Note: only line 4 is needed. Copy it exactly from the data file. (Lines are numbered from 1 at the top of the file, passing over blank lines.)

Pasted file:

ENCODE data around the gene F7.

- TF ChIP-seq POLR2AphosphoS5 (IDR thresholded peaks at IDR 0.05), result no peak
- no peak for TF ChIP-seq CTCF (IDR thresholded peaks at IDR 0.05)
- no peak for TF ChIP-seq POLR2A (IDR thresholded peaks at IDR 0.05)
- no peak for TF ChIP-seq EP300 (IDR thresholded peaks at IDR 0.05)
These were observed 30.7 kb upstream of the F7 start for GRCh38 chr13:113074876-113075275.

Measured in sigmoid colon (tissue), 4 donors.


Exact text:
- no peak for TF ChIP-seq POLR2A (IDR thresholded peaks at IDR 0.05)